Commercial drink consumption norms are flexible at the workplace during the day. These places are often equipped with a kettle and/or water cooler combined with the use of thermos bottles. The evening—especially when returning from work and after dinner—is also a more flexible time when non-traditional beverages may be consumed. When commuting, many Chinese people drink traditional and/or modern beverages they have brought from home in thermos bottles, or have bought in vending machines or shops during their commute—commercial drinks are thus allowed in these circumstances.

Young people have ready access to clean drinking water at school. Commercial drinks are strictly prohibited in primary school, whereas in middle and high schools, commercial drinks may be bought in small shops next to the schools and they often drink these beverages in secret.

Beverage consumption also varies according to the occasions during which the three major social norms regarding what is prescribed, permitted or prohibited apply. Water is prescribed throughout the day on ordinary family occasions, contrary to commercial drinks, which are prohibited or just tolerated. Meanwhile, water is not recommended on collective social occasions outside the home, instead commercial drinks or alcohol are beverages of choice. They participate in Chinese face-saving strategies (Miàn zi 面子)—providing a way to gain face against others. The French/English expressions ’perdre la face’ and ’losing face’, which mean the opposite, are directly derived from the Chinese (Zheng, 1994). Meanwhile, the notion of bland taste is the product of analogical reasoning (very prevalent in traditional Chinese culture), whereby a bland taste is associated with an insipid social relationship (Zheng, 1994). Serving bland water comes with a risk of losing face, of discrediting the person who invites.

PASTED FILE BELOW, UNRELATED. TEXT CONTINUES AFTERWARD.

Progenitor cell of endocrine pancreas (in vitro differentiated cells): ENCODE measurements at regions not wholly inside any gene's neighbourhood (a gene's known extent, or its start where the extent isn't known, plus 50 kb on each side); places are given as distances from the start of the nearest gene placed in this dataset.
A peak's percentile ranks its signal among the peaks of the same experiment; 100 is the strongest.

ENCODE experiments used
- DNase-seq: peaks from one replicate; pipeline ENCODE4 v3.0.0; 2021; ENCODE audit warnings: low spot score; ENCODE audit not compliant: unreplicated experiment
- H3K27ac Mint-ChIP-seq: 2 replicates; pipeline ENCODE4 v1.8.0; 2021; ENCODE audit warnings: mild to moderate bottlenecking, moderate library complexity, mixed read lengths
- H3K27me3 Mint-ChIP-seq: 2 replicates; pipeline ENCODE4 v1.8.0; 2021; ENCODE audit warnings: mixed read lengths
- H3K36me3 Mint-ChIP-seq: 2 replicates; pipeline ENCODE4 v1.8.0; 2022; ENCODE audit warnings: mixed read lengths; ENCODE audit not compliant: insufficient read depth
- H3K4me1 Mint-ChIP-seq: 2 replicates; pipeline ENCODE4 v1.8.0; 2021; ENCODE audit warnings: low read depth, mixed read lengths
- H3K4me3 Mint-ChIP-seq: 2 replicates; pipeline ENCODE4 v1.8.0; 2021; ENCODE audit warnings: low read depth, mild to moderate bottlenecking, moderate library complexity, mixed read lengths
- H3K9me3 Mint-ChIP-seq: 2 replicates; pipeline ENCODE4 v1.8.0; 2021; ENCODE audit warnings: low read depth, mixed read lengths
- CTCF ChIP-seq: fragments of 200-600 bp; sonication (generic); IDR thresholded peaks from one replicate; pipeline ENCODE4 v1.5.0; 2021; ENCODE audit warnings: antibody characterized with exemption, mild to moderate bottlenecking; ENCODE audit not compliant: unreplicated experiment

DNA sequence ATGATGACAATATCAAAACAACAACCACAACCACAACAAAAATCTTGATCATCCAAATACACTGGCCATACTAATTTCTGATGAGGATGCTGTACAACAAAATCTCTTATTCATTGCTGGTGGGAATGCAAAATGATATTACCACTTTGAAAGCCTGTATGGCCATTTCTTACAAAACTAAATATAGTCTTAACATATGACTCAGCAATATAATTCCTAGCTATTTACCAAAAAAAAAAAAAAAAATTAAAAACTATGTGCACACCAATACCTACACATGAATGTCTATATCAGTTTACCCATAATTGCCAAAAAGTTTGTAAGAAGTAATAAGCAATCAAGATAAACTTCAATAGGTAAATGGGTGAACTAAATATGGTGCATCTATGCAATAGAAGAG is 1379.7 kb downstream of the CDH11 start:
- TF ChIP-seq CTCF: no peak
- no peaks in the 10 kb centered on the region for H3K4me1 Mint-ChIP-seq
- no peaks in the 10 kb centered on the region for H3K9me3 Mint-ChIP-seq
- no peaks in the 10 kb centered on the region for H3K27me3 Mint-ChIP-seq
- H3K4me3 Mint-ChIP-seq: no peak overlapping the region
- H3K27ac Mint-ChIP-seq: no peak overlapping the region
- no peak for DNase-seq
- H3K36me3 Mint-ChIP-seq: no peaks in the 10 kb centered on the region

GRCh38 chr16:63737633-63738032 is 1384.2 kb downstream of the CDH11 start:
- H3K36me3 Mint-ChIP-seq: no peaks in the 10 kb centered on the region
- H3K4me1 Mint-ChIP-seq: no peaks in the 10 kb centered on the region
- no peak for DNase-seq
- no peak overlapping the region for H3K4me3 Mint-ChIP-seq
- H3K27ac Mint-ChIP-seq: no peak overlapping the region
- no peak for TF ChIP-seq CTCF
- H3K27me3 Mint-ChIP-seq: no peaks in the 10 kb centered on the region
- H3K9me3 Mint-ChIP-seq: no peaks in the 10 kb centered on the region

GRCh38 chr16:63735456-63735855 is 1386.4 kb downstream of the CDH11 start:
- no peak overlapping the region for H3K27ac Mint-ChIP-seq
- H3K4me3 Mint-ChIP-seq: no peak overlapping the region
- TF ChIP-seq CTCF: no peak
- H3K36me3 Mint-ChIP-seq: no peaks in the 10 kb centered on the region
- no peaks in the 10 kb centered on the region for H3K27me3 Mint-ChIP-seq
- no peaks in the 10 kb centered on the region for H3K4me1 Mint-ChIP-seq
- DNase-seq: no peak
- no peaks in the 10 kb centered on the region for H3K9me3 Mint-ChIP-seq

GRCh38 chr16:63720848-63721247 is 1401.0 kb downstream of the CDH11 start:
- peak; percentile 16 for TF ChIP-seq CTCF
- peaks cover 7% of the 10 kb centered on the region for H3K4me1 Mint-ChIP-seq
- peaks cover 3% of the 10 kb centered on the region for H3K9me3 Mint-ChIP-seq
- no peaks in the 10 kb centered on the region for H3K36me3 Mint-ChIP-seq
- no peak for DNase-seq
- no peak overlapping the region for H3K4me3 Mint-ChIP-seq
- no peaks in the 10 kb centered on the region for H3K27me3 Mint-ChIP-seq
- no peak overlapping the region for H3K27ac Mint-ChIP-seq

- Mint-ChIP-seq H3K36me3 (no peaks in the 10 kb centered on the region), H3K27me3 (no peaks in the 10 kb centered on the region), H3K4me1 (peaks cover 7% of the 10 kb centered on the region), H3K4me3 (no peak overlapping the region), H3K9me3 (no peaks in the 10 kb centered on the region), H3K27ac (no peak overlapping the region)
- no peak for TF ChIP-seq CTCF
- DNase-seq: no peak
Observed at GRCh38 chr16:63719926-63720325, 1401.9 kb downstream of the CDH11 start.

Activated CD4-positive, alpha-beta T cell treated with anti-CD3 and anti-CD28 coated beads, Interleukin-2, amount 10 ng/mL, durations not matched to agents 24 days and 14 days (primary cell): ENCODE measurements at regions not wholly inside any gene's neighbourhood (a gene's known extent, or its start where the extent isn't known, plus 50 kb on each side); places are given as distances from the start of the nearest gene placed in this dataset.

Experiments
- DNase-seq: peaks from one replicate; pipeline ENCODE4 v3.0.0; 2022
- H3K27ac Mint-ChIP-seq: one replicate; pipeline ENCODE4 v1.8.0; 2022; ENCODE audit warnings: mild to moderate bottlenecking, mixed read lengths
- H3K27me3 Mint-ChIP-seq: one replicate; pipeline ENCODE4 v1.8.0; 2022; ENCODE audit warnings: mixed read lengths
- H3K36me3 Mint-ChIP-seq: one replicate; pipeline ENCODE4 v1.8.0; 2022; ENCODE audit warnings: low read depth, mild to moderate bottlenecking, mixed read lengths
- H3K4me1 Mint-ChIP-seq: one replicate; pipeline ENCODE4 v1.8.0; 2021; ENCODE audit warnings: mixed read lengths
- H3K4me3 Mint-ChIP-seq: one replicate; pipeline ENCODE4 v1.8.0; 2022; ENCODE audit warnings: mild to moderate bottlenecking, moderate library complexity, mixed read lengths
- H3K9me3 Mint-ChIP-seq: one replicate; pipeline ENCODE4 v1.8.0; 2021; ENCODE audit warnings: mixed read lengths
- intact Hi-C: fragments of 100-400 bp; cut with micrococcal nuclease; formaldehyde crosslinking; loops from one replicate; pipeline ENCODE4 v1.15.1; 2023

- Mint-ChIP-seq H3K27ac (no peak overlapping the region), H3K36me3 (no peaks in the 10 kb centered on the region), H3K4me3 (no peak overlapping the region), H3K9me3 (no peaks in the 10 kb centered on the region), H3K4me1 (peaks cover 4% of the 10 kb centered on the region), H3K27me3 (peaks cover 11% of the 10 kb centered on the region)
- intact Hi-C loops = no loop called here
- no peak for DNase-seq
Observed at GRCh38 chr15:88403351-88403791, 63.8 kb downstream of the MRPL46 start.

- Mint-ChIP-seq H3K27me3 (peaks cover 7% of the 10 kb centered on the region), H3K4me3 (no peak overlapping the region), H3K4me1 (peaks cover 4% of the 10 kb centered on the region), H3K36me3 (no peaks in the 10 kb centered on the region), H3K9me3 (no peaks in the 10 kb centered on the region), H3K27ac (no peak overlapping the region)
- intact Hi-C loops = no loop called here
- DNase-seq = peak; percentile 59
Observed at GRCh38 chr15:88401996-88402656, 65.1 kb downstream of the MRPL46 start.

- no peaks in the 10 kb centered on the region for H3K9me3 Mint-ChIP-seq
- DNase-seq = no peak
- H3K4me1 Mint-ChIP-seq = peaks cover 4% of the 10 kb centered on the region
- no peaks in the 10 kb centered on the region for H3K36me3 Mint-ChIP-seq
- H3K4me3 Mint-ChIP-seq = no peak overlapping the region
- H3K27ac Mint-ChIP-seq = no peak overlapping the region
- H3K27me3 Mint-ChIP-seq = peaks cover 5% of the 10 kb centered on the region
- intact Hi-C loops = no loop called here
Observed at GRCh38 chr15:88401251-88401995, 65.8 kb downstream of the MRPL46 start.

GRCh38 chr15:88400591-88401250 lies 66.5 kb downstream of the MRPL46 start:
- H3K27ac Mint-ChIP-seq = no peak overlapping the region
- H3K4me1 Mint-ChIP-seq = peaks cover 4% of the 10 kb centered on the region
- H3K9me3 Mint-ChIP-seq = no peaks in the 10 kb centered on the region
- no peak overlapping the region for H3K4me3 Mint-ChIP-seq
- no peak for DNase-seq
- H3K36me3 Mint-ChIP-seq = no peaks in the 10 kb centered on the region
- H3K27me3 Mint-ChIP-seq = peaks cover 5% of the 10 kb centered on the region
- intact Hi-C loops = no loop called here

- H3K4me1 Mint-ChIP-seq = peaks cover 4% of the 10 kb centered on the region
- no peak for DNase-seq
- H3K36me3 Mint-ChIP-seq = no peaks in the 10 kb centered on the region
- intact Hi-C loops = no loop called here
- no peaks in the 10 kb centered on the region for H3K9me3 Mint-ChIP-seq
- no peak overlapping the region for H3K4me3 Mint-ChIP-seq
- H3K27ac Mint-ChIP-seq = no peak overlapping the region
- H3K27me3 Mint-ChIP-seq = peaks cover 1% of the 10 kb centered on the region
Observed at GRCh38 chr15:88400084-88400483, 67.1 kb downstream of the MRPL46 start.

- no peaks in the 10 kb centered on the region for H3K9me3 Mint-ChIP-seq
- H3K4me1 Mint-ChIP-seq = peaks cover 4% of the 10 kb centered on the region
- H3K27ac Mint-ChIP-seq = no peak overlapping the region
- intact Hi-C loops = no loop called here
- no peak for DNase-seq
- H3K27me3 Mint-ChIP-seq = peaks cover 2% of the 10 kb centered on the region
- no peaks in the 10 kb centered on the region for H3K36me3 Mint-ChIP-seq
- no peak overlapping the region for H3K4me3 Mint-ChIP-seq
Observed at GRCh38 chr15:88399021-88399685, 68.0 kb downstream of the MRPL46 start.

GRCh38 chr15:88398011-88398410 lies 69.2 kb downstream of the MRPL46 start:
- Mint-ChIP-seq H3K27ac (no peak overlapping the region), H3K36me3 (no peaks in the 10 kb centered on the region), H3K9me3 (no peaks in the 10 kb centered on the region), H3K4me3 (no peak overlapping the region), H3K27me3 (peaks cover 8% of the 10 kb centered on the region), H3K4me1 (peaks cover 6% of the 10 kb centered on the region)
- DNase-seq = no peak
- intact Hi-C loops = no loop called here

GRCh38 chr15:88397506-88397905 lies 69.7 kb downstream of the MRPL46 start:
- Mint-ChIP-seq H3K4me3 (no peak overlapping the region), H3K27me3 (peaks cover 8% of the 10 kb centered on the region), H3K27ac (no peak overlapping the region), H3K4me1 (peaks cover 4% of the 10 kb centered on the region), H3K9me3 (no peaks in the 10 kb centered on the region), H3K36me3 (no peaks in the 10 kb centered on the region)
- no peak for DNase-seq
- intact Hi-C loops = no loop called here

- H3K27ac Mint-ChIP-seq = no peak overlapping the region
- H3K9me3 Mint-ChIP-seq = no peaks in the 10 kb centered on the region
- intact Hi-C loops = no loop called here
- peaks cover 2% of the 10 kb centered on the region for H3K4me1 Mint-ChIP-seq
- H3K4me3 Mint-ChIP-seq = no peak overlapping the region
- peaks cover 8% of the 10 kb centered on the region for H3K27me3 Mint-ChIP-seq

Depending on the social norms of different generations and their application over the course of life cycles, industrial drinks may be integrated in family life on occasions when they are allowed, or they may compete with the norms of individual family members, particularly in terms of health and the symbolic hot/cold balance.

Imaginary aspects, health and symbolism

For some Chinese, representations integrated into traditional health culture revolve around two key concepts of ‘cold’ (冷lěng) and ‘hot’ (热rè). The basic principle is that the body is healthy when energy, or Qi (气), circulates properly, therefore when there is a hot/cold balance in the body.

Women are considered to have colder bodies due to their menstrual cycle. Hence they must ingest more symbolically hot food and beverages to rebalance the body. They must also avoid cold products and therefore commercial drinks which may be neutral, but also may be classified as cold. However, for some Chinese, commercial beverages do not fall under the hot/cold categorization system but have both positive/negative associations.

Cold drinks can threaten the efficient functioning of organs that symbolically contribute to the proper circulation of Qi, the ability to have children and the aesthetic capital that the body represents.

Boiled lukewarm water is a way of dealing with the problem of cold drinks and optimizing the Qi balance for women. This beverage has a high positive symbolic significance, so commercial drinks can, conversely, have a negative symbolic value. Some Chinese attribute great importance to this hot/cold symbolism, others consider it as a superstition, while others hover between the two positions.